Type 2 diabetes is a serious, lifelong condition that results from higher than normal glucose levels in the blood. Although the exact root cause of type 2 diabetes is not known, it is thought that age, background and family history all play a role. The disease is also commonly diagnosed in those over the age of 50 and typically in those with poorer dietary habits and exercise regimes.
Type 2 diabetes occurs when the body does not produce insulin properly. Insulin is needed by the body to help move excess glucose out of our blood and into cells; this enables us to use the glucose for energy. Insulin is essential to keeping blood glucose levels at a manageable level; without it, glucose levels in the blood become too high. If you have type 2 diabetes, you may be at increased risk from heart attacks and stroke.
The good news is that, if diagnosed fairly early, type 2 diabetes can be controlled so that the sufferer can live a normal and healthy life. Treatments commonly prescribed include a mixture of glucose-lowering medication, a cleaner diet and an effective exercise regime. Effective control of type 2 diabetes can also lower your risk of heart disease and stroke.
Tolazamide is a type of medicine that is most commonly used to treat type 2 diabetes. Taken orally, the medicine can control blood sugar levels in the body and can help it to respond more effectively to insulin made by the pancreas.
Tolazamide is not usually prescribed as the sole treatment for type 2 diabetes. It is often part of a holistic treatment package to keep the condition under control, along with a change in diet and increase in exercise levels. It is sometimes prescribed with other medicines commonly used to treat diabetes.
The drug is not used to treat type 1 diabetes.
This drug is used to alter the levels of glucose in your blood. Therefore, there are various possible side effects that people may experience as a result of this - the most common being hypoglycaemia (while is commonly known as low blood sugar levels). Symptoms of low blood sugar include excessive hunger, weakness, sweating, headache, tremoring, a difficulty in concentrating, increased heart rate, fainting, irritability or even a seizure in the most extreme cases. If symptoms of hypoglycemia are severe, they can be fatal in rare cases, so the advice of a professional must always be sought.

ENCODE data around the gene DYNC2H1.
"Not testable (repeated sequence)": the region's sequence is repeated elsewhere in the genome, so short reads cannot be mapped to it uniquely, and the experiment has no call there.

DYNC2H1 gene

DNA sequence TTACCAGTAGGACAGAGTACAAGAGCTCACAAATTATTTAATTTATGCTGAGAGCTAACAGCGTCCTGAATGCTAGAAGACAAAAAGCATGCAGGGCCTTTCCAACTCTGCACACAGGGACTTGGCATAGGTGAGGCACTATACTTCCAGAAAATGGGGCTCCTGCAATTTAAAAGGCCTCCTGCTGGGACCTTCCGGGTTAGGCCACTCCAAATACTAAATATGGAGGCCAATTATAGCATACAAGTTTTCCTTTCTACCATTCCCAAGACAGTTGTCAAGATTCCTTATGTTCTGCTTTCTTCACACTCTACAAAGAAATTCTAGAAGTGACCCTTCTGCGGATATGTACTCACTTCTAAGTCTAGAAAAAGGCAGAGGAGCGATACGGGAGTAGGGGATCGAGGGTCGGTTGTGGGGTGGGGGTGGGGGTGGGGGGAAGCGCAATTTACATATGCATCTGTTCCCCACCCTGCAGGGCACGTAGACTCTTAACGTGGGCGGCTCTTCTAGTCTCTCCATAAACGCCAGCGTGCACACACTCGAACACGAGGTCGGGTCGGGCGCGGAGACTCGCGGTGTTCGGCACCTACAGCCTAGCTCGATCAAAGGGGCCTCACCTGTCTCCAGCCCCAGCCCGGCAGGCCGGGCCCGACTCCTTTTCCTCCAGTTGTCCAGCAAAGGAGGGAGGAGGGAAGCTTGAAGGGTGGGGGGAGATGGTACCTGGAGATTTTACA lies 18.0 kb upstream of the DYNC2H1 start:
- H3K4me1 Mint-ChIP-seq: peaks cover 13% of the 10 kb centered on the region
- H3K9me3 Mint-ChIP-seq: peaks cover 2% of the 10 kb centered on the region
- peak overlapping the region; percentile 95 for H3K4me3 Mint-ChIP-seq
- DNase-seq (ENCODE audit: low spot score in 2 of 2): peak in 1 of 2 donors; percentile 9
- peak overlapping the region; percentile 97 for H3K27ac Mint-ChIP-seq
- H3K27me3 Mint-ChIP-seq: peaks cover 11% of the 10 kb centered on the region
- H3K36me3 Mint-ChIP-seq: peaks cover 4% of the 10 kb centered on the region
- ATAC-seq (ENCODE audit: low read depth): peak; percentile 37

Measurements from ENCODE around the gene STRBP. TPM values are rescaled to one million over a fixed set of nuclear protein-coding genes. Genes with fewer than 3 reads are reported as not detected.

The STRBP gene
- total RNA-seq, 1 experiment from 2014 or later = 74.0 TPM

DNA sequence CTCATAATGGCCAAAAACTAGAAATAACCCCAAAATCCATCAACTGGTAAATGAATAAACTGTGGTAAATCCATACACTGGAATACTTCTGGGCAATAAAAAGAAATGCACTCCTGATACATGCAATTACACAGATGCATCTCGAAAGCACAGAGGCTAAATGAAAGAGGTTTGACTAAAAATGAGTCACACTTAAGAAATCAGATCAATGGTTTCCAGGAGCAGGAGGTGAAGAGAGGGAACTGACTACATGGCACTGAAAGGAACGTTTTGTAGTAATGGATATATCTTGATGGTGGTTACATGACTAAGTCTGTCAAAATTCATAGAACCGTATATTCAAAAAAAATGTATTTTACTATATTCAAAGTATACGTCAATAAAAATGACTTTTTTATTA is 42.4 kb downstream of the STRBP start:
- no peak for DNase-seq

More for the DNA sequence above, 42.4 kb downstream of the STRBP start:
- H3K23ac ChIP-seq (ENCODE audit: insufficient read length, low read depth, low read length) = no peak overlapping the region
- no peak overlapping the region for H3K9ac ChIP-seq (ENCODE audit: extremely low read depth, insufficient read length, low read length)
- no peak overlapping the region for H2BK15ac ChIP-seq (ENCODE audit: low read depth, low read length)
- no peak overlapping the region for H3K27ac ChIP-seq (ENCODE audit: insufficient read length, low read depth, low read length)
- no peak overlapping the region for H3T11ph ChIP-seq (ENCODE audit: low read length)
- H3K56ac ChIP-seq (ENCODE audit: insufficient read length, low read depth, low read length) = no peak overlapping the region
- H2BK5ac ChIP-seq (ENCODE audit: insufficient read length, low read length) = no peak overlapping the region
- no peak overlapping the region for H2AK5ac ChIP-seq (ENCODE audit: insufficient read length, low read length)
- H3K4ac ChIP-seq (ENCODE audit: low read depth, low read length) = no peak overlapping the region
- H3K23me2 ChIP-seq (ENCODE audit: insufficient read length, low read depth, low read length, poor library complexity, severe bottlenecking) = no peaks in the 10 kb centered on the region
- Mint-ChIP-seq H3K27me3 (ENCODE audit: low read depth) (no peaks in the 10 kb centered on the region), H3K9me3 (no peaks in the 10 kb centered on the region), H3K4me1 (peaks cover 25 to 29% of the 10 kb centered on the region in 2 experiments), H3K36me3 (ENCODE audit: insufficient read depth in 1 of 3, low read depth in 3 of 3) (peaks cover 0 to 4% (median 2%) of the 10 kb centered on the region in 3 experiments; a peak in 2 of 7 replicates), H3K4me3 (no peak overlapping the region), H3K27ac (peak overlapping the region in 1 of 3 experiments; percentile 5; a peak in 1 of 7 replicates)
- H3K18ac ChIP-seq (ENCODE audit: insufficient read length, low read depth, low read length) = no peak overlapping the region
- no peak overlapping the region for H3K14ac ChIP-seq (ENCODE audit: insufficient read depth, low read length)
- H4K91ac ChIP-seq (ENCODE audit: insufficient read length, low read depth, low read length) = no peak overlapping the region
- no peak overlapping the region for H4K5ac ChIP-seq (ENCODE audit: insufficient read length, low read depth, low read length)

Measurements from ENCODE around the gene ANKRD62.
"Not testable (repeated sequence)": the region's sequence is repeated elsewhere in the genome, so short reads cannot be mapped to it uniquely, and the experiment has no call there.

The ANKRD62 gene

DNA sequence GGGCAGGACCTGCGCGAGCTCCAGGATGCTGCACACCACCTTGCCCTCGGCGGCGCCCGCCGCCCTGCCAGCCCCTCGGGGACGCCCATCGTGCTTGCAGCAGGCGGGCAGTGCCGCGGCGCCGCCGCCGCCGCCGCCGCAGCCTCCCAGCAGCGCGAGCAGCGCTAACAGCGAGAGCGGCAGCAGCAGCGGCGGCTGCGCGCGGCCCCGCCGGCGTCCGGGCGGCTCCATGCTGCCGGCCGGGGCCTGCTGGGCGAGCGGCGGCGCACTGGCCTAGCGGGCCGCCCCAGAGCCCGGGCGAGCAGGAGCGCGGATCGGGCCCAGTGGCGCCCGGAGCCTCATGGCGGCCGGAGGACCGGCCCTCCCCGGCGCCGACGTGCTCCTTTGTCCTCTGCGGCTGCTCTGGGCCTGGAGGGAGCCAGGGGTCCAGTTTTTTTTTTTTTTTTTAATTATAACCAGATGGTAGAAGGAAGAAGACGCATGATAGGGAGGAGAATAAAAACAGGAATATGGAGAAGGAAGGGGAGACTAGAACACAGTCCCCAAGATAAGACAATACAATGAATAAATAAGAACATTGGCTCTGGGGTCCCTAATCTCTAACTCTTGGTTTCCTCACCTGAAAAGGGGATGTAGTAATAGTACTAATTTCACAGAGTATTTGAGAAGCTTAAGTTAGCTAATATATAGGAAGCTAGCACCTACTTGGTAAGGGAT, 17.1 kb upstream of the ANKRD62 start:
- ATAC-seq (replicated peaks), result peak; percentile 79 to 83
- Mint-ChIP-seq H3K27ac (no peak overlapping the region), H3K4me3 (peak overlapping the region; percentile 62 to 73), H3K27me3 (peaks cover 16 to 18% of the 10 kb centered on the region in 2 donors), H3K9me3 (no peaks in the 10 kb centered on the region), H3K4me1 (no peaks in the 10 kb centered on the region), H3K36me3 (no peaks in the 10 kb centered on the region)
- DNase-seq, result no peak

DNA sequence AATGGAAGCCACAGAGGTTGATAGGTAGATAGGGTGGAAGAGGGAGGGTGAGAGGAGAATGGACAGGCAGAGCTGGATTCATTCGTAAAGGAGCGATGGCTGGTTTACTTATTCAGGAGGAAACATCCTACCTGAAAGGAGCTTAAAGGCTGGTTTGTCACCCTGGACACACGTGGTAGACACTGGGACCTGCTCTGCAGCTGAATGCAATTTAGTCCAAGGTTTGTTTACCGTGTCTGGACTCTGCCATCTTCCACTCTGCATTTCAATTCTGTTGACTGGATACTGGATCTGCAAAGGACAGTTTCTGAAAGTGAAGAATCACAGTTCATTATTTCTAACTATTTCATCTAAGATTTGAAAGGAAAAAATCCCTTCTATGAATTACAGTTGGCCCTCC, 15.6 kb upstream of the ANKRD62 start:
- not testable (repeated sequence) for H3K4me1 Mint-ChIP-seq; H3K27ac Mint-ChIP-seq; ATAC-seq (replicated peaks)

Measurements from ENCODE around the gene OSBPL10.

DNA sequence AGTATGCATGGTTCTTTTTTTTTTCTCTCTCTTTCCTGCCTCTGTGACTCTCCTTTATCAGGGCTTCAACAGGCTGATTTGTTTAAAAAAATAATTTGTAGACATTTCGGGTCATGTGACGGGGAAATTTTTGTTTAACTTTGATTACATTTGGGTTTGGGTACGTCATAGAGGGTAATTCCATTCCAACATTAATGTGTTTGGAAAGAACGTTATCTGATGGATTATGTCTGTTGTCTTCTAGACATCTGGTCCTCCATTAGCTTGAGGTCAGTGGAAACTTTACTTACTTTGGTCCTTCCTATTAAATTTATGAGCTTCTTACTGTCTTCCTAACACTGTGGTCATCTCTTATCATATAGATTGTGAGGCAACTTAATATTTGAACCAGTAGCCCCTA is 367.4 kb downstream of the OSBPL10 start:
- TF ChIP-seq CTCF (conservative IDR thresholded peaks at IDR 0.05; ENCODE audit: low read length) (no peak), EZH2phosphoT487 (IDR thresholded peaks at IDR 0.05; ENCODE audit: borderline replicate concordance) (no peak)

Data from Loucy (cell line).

Other typical side effects include vomiting or nausea, upper abdominal fullness and heartburn. These symptoms are usually nothing to worry about, but a doctor should be consulted if these symptoms persist.
Side effects of Tolazamide are not limited to the above; there may be other side effects experienced when taking the drug. Various studies have been undertaken to test the safety of this drug, and should be considered by both doctor and patient when administering a new course of medication. In one such study, it was found that patients taking Tolazamide were more likely to die of heart problems than those treating their diabetes through other means such as improving the diet or through insulin. Therefore you should consider the increased risk before taking the medication; there may be other medications more appropriate for you, depending on your medical history.
The prescribed dose of Tolazamide varies from patient to patient and depends on a number of factors, such as how long the patient has been taking the drug, the severity of his or her diabetes, and the medical history of the patient.
A starter dosage of Tolazamide is usually around 100 to 250 mg for adults over the age of 18. The tablets are taken orally and are usually taken once per day in a single dose. The dose prescribed depends on the blood glucose response and, once the patient has adapted to the medication, it can increase typically to an average of between 250 mg to 500 mg per day. It is recommended that the medication is not taken on an empty stomach - instead, take the oral pill either with breakfast or dinner. It is usually advisable to take the pill at the start or at the end of the day, depending on the side effects that you experience, and how much food you consume in your daily meals.
In the most extreme cases, the daily dose may rise to 1,000 mg per day. For doses prescribed at more than 500 mg per day, two takings are usually advised during the day - one at the start of the day with breakfast and one at the end of it with dinner.